Internet banking increases disabled access: An Insider's View

Twenty-two years after the launch of the first full-service, internet-only bank an industry insider and a user reflect on the beginning of a sector-wide transformation that improved disabled people's lives.

The First Internet Bank of Indiana launched on February 22, 1999.

We hear from Paul Smyth, Head of Digital Accessibility at Barclays and AbilityNet’s Head of Digital Inclusion Robin Christopherson.  

Industry perspective: reflections from Barclays’ Paul Smyth

Two headshots of Robin and PaulInternet banking enables customers to the bank where, when and how they want. 

It also brings a new level of convenience. Online banking transforms lives for some of us with disabilities who'd historically struggled to navigate the physical world. 

Barclays’s ambition is to be accessible and inclusive. 

However, the early version of our internet banking website wasn’t born accessible. 

Listening to disabled customers

Early on, I remember many complaints which led to disabled customers invited in and spending time with our Head of Digital, educating them on accessibility. 

This customer feedback helped drive our accessibility programme, as we listened and learned from the disability community. 

It's helped us be proactive and deliver digital services accessible by design to ensure our digital services don't unintentionally exclude anyone. 

Find out how AbilityNet can help your business create an accessible service  

The benefits of digital banking

Digital banking enables Deaf customers to connect via virtual sign language interpreters to communicate with their bank. Those with learning or literacy difficulties can use fingerprint or face recognition to pass security in our mobile banking app. 

A customer struggling to get to a bank branch can take a snapshot of a cheque on their smartphone and have it processed seamlessly.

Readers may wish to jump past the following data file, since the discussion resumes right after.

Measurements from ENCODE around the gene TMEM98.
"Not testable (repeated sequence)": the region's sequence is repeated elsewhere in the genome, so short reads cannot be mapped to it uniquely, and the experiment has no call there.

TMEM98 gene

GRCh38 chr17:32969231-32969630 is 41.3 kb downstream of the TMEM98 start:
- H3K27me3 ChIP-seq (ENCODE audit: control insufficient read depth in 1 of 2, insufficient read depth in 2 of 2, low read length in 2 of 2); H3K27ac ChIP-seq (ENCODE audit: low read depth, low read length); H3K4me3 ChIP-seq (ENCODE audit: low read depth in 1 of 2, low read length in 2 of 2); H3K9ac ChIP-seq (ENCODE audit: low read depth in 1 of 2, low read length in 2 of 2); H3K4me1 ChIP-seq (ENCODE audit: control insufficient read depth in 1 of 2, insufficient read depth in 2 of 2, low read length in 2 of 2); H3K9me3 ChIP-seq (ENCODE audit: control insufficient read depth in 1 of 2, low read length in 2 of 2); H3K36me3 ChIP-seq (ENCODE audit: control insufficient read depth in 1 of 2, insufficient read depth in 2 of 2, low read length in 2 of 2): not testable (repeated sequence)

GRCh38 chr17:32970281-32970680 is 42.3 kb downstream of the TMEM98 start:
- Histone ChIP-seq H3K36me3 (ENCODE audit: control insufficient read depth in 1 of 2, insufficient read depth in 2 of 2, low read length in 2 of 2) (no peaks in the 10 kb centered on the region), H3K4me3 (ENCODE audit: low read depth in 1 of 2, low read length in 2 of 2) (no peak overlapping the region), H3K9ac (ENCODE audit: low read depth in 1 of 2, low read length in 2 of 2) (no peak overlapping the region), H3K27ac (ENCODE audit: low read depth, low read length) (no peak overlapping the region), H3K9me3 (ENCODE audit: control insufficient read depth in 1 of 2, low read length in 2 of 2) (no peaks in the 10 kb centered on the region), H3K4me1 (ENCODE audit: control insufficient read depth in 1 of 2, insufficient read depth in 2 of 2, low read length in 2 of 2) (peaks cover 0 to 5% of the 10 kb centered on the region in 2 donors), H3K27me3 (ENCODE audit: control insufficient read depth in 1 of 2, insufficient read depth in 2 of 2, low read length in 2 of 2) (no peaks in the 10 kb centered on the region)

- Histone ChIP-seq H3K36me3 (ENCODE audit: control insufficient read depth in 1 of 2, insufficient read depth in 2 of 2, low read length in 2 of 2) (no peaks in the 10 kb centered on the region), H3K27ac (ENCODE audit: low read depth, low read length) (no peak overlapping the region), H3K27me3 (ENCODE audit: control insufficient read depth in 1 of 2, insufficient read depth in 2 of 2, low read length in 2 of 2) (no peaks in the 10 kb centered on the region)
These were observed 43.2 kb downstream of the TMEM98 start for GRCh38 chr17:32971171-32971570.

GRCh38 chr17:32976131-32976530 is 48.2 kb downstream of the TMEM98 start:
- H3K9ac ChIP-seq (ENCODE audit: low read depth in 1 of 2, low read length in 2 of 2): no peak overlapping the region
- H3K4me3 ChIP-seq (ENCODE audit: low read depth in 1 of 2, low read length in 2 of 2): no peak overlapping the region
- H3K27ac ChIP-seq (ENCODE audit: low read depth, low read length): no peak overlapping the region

Meanwhile, a vision-impaired customer using a screen reader can manage their money independently and barrier-free via their computer or mobile device. 

See Robin and Paul in conversation as part of AbilityNet Live!

Accessible digital services also offer greater flexibility, choice and personalisation. 

The investment Barclays has made in accessibility has significantly helped during the Covid-19 pandemic with the rapid acceleration of digital adoption. 

We know there's always more we can do to ensure that our digital services are designed for each of us so that they work for all of us. 

We therefore strongly encourage disabled customers with accessibility feedback or suggestions to get in touch via telephone banking, secure chat, social media [@BarclaysAccess on Twitter] or via our complaints process) so that we can continue to remove barriers.

An individual’s view: reflections from AbilityNet’s Robin Christopherson

Robin Christopherson in a blue shirt leaning over a balcony in a buildingBeing able to manage your finances independently is essential. 

With the advent of online banking (and in particular mobile banking), I no longer had to deal with paper or time-consuming interactions on the phone or in-branch. 

The simplicity of a banking app makes it straightforward to look at different accounts and individual transactions to stay on top of our finances. 

Using biometric authentication such as Touch or Face ID means that the frequent entering account numbers, codes, or passwords are thankfully over.

See AbilityNet Live! to sign up for FREE webinars on technology and disability

Overcoming logistical challenges

Travelling to and navigating around physical branches is often problematic. 

There are far fewer branches - and many that remain are inaccessible for those in a wheelchair or with mobility issues. 

Phone banking is useful but can challenge older customers or those with hearing loss.

Being blind, access to cash used to present multiple challenges. Without talking ATMs like the ones Barclays provides) I had to ask strangers to push the buttons at the hole-in-the-wall on my behalf.

This is not a recommended approach. 

Quick payments using your mobile and tap-to-pay, reduce such barriers. 

This is why ensuring that your bank prioritises accessibility and inclusive design in all their digital services is so vital. 

Without it, you're just as excluded from financial independence as someone in a wheelchair is when faced with steps into a physical branch - or as we all would be without internet banking during this time of Covid-19.

How AbilityNet can support you in your accessibility journey

Further resources